When Is a C-Section the Best Delivery Option?
More evidence that women are choosing cesareans comes from a London study showing that one-third of female obstetricians would choose a C-section for themselves, even if there was no medical indication for one. In Brazil, the C-section rate is estimated to be as high as 60% in the general population and 90% among the most affluent women.
Breech birth is one medical indication for C-section, but not everyone agrees that it is the best way to proceed. Some obstetricians may try to turn a breech baby from the outside in a technique known as ECV, then have the woman deliver the baby vaginally. This, however, does not work in all cases.
Tom Howard, MD, a practicing specialist in complicated pregnancies in Fort Worth, Texas, says ECV has "gone in and out of fashion," over the last 15 years or so but remains a popular choice with some doctors and patients.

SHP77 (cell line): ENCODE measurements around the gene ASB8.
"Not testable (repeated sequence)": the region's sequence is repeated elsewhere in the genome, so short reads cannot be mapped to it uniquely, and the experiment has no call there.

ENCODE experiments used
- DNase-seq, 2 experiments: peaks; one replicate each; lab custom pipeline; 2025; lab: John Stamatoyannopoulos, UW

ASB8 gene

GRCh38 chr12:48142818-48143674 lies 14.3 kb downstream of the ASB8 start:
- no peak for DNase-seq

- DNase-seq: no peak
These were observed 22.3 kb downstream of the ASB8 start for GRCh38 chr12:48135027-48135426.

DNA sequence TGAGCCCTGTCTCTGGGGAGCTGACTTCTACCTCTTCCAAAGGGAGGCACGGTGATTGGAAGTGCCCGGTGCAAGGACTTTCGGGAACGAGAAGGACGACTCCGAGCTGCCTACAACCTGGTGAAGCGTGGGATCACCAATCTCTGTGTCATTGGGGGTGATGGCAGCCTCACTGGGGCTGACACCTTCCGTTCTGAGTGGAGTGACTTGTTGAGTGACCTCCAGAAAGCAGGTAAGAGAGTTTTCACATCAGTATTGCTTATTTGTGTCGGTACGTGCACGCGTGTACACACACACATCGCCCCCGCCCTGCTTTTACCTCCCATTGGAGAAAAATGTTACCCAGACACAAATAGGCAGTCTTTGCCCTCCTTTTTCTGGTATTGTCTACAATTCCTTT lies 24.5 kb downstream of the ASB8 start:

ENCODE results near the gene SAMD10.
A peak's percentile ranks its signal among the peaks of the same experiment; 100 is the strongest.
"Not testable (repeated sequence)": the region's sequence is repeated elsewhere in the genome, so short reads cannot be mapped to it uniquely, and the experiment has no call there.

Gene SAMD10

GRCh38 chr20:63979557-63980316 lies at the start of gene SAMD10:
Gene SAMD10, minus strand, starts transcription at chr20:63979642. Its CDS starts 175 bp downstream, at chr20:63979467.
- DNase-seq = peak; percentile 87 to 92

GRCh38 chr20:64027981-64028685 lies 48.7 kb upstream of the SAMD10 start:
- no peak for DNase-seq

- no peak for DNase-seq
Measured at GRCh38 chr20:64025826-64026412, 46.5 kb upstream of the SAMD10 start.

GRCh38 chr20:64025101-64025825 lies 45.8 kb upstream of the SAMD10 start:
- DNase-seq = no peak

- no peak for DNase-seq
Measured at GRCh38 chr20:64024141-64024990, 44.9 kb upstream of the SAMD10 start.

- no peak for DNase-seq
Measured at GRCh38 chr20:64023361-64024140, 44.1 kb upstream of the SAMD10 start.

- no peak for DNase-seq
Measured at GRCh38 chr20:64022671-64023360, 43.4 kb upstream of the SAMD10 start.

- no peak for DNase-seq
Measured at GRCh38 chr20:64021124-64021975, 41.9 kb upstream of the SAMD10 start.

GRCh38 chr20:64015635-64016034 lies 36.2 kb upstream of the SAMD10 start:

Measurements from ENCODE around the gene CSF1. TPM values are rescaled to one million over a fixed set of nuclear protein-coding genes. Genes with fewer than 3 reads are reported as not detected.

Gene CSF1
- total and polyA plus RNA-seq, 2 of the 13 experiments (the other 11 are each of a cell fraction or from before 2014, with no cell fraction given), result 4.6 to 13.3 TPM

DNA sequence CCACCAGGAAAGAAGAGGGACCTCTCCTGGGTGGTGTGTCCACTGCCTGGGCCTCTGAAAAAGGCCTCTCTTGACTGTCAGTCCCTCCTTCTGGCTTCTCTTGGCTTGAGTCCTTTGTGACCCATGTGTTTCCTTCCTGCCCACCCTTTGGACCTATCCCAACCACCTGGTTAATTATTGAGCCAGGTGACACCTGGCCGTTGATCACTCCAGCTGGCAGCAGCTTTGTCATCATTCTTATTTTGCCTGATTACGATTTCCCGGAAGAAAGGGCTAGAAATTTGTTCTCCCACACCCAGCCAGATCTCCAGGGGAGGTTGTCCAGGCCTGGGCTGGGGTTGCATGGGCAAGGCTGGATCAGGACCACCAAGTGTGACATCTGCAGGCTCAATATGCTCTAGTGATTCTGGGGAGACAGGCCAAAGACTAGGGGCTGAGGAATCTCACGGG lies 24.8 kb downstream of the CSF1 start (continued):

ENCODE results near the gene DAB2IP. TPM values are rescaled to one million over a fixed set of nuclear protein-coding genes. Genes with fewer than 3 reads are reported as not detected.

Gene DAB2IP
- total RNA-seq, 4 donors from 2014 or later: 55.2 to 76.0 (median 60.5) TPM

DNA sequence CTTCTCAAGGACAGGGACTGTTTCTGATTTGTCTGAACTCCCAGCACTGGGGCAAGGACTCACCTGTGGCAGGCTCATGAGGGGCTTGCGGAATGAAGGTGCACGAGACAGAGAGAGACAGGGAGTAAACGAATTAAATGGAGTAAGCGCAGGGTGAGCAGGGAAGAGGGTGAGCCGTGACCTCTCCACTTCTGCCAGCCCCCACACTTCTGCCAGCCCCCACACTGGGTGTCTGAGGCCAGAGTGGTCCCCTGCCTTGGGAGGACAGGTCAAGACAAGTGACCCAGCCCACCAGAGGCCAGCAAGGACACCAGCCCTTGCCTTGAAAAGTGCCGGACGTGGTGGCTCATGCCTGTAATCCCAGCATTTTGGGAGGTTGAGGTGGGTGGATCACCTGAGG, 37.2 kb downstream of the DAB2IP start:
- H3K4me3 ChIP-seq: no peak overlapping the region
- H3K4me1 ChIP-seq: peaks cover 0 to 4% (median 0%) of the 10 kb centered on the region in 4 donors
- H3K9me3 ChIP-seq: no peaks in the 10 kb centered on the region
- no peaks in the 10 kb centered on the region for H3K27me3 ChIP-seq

But a study just published in the journal The Lancet may change the minds of some doctors who still perform vaginal deliveries for full-term breech babies, study author Mary Hannah, MD, tells WebMD.
In the study of more than 2,000 women with babies in the breech position, who were randomly assigned to a planned delivery either vaginally or by C-section, the stillbirth and newborn death rate for C-section babies was three times lower. The C-section babies also had fewer serious illnesses as newborns. The results were so much better with cesarean sections, in fact, that the study was stopped early.
"The finding of much better outcomes in the planned cesarean group ... would suggest that even with experienced people [performing vaginal deliveries], planned cesarean is still better," says Hannah, of Sunnybrook and Women's College Health Sciences Center at the University of Toronto.
She says that, ultimately, the decision regarding C-sections for breech birth will be up to the mother and her obstetrician. But based on the new study, she says, doctors now have clear evidence to turn to when helping women make the decision.